HUCKLEBERRY FINN (1920)
Dir.: William Desmond Taylor
Cast: Lewis Sargent, George Reed, Katherine Griffith, Frank Lanning, Gordon Griffith, Esther Ralston, Edythe Chapman, Martha Mattox
Scr.: Julia Crawford Ivers; from Mark Twain's novel
Recommended with Reservations
Lewis Sargent in William Desmond Taylor's Huckleberry Finn
Directed by William Desmond Taylor, Huckleberry Finn stars a fresh, freckle-faced Lewis Sargent as Huck. (Sargent was also featured in another 1920 Taylor production, The Soul of Youth.) Set in the antebellum South, this sentimental retelling of Mark Twain's iconic story revolves around the adventures of Huckleberry Finn after he is kidnapped by his no-good, drunken father (Frank Lanning). When Huck manages to escape, he enjoys his newfound freedom so much that he continues to elude the search party. As a result, everyone thinks he is dead.
Soon, Huck is joined by Jim (George Reed), a slave on the run. Later on, they meet up with a pair of chicken thieves who scheme to cheat three young girls from their father's inheritance.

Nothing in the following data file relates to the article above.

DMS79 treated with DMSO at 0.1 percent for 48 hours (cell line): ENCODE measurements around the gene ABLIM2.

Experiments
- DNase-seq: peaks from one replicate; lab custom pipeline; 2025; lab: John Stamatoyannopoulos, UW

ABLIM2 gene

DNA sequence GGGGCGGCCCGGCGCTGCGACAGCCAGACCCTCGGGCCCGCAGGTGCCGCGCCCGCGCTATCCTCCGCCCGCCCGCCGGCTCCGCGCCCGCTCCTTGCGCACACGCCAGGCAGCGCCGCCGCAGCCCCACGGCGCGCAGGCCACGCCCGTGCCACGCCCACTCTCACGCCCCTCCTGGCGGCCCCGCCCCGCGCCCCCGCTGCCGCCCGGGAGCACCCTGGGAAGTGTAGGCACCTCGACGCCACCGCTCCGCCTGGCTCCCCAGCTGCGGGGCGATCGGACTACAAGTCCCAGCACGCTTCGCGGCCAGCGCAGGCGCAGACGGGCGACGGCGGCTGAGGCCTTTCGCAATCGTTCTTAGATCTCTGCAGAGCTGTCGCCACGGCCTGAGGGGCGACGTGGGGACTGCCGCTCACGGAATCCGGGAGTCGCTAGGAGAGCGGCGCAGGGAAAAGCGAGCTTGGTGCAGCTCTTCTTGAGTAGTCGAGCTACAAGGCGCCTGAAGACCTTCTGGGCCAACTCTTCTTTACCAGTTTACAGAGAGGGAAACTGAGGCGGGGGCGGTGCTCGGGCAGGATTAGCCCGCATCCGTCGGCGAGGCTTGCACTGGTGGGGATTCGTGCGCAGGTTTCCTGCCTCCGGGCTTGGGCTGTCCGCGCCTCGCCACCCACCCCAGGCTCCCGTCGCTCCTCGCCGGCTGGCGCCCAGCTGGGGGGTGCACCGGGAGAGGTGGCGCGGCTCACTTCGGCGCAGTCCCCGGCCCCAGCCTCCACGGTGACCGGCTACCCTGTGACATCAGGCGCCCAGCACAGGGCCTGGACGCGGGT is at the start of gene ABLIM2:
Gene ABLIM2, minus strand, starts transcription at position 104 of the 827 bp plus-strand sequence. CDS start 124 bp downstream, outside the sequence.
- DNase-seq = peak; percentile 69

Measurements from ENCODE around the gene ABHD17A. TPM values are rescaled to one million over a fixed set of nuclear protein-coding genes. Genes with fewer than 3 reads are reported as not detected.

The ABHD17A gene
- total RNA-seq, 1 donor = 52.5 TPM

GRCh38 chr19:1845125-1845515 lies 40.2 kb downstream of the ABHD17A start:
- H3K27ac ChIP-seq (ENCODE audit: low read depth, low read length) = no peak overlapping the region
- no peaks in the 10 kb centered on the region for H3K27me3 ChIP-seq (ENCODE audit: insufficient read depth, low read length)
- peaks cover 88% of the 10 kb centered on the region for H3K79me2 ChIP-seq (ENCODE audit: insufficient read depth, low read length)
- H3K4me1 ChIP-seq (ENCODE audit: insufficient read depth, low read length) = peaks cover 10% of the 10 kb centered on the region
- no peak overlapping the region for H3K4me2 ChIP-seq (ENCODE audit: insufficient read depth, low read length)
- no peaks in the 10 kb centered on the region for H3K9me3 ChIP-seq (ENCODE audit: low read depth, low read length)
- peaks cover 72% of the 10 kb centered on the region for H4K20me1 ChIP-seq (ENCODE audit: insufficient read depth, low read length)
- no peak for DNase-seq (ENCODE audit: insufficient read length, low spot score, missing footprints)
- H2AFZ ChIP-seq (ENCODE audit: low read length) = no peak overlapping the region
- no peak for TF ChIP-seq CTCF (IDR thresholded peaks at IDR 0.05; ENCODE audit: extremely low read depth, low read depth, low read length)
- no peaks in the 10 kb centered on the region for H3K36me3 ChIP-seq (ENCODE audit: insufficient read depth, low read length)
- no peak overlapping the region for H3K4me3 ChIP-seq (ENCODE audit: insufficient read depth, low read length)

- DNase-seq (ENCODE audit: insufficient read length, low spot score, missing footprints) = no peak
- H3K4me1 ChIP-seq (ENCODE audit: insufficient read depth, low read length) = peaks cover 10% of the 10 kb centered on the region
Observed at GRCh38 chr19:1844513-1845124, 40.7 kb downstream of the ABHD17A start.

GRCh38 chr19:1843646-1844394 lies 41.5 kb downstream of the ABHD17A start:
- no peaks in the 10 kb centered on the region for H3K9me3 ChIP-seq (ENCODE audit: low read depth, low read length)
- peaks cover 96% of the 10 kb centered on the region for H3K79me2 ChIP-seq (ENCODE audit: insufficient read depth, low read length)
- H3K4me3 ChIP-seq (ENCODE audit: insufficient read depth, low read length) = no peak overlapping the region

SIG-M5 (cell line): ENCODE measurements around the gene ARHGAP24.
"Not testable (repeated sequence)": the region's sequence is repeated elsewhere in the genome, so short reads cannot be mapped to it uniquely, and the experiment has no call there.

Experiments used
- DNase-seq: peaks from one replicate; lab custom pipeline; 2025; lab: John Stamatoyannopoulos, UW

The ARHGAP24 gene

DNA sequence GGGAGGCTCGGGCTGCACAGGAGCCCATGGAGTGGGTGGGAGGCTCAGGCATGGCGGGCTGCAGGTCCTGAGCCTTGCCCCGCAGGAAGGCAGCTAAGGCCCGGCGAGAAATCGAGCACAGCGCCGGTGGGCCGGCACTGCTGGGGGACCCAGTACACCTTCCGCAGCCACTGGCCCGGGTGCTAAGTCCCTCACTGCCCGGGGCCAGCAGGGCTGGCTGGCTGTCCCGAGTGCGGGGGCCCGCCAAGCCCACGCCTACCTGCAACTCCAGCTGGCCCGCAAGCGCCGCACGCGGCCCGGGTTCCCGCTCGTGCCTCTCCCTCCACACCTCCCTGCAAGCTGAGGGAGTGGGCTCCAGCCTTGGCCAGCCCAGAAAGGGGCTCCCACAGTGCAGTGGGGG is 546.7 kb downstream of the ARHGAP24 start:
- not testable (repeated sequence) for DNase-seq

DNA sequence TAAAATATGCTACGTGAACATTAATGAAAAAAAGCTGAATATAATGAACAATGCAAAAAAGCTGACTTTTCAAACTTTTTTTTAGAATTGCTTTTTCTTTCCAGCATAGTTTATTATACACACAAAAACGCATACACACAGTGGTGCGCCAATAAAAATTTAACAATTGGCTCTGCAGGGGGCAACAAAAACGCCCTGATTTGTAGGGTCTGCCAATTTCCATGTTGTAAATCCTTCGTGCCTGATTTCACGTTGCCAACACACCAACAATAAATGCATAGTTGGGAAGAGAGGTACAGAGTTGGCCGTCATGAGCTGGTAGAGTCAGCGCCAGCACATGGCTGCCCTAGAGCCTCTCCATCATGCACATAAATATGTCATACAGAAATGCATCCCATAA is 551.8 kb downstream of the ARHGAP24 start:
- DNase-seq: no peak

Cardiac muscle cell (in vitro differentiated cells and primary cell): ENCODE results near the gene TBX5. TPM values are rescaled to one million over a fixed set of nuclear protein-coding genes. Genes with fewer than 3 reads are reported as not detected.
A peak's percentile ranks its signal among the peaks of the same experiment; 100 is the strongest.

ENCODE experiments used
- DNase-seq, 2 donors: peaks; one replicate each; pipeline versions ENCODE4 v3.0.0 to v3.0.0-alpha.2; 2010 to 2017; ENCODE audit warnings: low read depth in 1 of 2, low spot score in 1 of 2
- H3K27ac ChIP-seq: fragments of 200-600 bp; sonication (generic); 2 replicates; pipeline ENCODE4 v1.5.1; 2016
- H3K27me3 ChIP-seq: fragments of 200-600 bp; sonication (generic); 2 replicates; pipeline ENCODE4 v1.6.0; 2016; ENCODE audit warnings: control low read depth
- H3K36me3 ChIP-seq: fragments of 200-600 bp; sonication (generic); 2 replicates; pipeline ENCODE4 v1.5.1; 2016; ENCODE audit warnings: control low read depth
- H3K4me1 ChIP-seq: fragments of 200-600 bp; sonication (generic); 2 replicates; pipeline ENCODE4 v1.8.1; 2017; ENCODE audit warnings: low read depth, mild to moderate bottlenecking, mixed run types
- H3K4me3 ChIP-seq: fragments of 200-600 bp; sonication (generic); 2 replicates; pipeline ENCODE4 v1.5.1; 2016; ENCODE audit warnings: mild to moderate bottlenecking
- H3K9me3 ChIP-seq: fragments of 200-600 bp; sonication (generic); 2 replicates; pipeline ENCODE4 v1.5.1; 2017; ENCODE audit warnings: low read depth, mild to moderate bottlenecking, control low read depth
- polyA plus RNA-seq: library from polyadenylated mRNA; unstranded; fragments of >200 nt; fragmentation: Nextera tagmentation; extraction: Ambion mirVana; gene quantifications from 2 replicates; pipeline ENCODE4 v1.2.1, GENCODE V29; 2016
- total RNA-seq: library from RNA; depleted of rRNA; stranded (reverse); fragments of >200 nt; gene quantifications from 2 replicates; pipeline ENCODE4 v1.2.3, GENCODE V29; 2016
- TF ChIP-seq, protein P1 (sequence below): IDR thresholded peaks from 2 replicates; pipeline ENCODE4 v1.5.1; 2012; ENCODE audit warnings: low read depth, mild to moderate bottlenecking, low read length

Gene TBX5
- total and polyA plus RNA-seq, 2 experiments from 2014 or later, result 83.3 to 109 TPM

Taylor, best known today as the murder victim of one of the biggest scandals in Hollywood history, skillfully directs Huckleberry Finn, always moving the action forward, and getting sustained performances from the actors. Frank E. Garbutt's carefully lit cinematography helps to enhance the drama.
© Danny Fortune
Note from the editor: William Desmond Taylor was found dead in his Los Angeles bungalow on Feb. 2, 1922. The murder case has never been solved. Rumored suspects included actresses Mabel Normand (presumed to be the last person to see Taylor alive) and Mary Miles Minter, and Minter's mother, Charlotte Shelby.
At the time, Taylor was reportedly in a relationship with costume designer (and later set decorator) George James Hopkins. Among Hopkins' credits are: costume designer for several Theda Bara vehicles, including Cleopatra (1917), Salome (1918), and Kathleen Mavourneen (1919), and set decorator for dozens of movies, ranging from Casablanca (1942) and Mildred Pierce (1945) to Hello, Dolly! (1969) and The Day of the Locust (1975).